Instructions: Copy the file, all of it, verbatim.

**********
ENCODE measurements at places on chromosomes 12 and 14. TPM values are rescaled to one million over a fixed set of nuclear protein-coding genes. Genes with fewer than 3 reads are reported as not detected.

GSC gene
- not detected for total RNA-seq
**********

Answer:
ENCODE measurements at places on chromosomes 12 and 14. TPM values are rescaled to one million over a fixed set of nuclear protein-coding genes. Genes with fewer than 3 reads are reported as not detected.

GSC gene
- not detected for total RNA-seq